FIELD OF THE INVENTION
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The present invention pertains generally to plug-flow reactors (PFRs) having a circulating raceway pond for growing microalgae in a fluid medium. More particularly, the present invention pertains to PFRs that provide conditions for producing microalgae having an oil content as high as 60%. The present invention is particularly, but not exclusively, useful as a PFR that relies on gravity for moving microalgae in a fluid medium along the length of its raceway.
BACKGROUND OF THE INVENTION
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The growth rate of microalgae in a liquid environment is dependent on several disparate factors. For one, it is known that the fluid medium in which the microalgae grows (i.e. liquid environment) must be circulated to provide for mixing and exposure of the microalgae to light for photosynthesis. For another, each algae species has an optimal concentration for consumption of all, or nearly all, of the available resources in the fluid medium. The import here is that with a high consumption of available resources by the microalgae, the time available for growth of weed algae, bacteria or predators that would otherwise diminish algae production, is limited. Yet another factor concerns the depth of a circulating microalgae pond. Indeed, pond depth has been determined to be a very important factor affecting microalgae growth.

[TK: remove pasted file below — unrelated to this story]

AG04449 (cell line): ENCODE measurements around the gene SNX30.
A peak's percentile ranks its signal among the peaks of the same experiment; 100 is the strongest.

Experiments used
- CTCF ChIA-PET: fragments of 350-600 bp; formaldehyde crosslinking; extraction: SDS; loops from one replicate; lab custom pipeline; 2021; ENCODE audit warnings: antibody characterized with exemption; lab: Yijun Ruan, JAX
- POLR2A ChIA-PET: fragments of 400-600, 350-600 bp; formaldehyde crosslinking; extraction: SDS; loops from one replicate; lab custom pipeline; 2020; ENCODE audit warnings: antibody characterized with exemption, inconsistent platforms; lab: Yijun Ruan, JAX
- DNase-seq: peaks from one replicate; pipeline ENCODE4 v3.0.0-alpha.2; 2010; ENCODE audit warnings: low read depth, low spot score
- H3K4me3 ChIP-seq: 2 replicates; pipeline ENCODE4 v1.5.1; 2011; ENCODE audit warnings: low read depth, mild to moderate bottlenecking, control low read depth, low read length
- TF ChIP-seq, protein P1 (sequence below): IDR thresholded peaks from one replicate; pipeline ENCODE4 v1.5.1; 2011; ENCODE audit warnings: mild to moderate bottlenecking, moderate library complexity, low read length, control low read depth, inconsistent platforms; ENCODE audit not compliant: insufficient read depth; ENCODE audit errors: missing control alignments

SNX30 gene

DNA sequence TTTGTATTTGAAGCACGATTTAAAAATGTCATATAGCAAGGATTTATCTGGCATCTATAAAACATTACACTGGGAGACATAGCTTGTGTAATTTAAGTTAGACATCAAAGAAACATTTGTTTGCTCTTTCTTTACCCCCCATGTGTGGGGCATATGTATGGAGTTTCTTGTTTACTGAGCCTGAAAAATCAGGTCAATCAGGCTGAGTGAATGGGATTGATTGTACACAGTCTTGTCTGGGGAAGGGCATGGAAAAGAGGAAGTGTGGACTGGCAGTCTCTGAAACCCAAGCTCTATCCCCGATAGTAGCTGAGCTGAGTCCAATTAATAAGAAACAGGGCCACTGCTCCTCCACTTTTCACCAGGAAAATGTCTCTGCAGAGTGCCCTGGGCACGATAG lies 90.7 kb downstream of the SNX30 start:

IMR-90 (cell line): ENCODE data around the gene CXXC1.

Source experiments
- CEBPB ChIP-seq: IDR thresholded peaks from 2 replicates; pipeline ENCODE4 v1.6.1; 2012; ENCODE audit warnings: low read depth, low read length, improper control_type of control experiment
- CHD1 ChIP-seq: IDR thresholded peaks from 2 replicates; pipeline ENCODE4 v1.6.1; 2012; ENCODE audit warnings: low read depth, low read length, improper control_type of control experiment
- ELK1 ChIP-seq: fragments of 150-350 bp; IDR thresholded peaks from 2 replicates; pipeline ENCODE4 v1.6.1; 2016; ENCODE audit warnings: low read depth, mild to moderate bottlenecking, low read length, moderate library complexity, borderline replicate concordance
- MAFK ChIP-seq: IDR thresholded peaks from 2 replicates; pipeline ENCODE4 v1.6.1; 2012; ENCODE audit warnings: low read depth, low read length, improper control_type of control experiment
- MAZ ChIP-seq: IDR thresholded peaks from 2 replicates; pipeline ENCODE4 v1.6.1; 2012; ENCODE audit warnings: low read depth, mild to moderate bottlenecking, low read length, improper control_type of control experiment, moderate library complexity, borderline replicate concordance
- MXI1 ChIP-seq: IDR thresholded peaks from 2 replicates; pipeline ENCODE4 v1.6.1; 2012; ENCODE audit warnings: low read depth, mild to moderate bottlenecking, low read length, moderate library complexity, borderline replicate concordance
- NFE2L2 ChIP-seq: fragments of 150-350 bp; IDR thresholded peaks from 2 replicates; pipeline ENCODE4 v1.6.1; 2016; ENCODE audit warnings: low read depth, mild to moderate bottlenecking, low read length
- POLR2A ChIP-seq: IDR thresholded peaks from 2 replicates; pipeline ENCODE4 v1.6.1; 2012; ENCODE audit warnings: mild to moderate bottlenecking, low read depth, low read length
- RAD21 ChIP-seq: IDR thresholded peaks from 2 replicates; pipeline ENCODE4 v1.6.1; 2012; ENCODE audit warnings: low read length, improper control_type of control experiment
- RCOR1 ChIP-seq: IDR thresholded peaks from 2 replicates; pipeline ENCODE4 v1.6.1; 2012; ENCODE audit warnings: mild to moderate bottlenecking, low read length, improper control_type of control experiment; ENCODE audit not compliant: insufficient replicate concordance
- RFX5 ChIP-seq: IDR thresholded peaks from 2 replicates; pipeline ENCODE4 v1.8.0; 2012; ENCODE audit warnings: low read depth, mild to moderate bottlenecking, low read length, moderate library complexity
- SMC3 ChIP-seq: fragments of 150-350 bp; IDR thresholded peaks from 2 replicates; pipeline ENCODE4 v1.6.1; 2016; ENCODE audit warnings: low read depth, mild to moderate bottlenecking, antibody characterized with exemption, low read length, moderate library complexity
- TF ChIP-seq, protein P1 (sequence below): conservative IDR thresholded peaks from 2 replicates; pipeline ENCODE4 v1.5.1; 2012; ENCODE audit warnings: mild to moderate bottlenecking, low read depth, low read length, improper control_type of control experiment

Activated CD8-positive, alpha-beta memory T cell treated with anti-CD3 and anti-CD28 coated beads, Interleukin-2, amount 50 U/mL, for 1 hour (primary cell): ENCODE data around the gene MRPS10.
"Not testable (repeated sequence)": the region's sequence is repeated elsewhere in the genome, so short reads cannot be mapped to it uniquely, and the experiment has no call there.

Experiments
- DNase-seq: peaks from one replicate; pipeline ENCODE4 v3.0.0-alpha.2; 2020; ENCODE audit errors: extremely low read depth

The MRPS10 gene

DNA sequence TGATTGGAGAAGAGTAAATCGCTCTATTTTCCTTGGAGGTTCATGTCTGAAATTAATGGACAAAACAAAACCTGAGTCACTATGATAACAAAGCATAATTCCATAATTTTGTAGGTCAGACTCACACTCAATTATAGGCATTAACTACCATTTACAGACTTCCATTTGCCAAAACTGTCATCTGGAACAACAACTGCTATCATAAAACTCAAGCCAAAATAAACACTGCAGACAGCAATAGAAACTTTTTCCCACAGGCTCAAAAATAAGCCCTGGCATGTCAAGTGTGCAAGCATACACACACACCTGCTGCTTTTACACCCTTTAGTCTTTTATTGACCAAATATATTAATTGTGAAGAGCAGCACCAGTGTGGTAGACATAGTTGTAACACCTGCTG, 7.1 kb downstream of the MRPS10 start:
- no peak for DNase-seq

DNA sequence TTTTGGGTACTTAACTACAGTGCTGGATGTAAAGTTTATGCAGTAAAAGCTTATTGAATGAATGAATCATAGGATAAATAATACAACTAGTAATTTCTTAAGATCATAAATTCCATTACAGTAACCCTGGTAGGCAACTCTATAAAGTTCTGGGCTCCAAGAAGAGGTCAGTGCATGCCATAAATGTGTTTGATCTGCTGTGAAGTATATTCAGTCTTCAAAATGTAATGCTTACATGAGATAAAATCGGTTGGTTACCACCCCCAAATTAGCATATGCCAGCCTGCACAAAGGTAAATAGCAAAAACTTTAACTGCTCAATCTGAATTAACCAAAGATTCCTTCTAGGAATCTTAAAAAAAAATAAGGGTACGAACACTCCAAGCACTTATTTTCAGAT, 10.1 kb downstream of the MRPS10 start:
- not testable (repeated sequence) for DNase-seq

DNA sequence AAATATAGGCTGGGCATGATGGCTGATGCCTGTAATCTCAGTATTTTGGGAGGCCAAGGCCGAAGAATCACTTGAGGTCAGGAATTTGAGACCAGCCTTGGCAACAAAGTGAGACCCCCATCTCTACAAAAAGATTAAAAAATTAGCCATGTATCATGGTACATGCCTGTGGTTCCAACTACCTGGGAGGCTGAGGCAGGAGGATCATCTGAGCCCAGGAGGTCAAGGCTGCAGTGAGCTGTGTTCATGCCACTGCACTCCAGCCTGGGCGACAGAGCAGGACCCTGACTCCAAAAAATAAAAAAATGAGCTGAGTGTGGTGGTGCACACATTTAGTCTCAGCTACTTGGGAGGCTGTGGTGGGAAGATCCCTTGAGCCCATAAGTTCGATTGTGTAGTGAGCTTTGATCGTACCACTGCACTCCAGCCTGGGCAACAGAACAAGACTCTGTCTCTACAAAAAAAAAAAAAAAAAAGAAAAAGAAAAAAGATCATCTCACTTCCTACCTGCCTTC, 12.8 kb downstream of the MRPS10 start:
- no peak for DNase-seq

Heretofore, conventional thinking has been that an increase in the net production of microalgae in a circulating pond could be achieved only by an increase in the depth of the fluid medium in the pond. It has been determined, however, this is not the case. Contrary to earlier conclusions, shallow circulating pond depths of around 7.5 to 10 cm have proven more efficient and more productive than deeper ponds. A problem with shallow ponds, however, is that typical means used for circulating the fluid medium are generally ineffective when pond depths are in the 7.5-10 cm range. For example, paddle wheels are typically not effective for this purpose with pond depths less than 20 cm.
Another factor for consideration, when designing a system that will be used to grow microalgae for commercial purposes, is the volume of microalgae that can be produced. On this point, it is clear that the amount of biomass that can be produced is directly proportional to the volume of fluid medium that can be used. There must, of course, be compliance with the pond depth and concentration considerations mentioned above. Nevertheless, although a shallow depth for the fluid medium is crucial, the width of fluid channels that are constructed for the circulating pond is not so limited.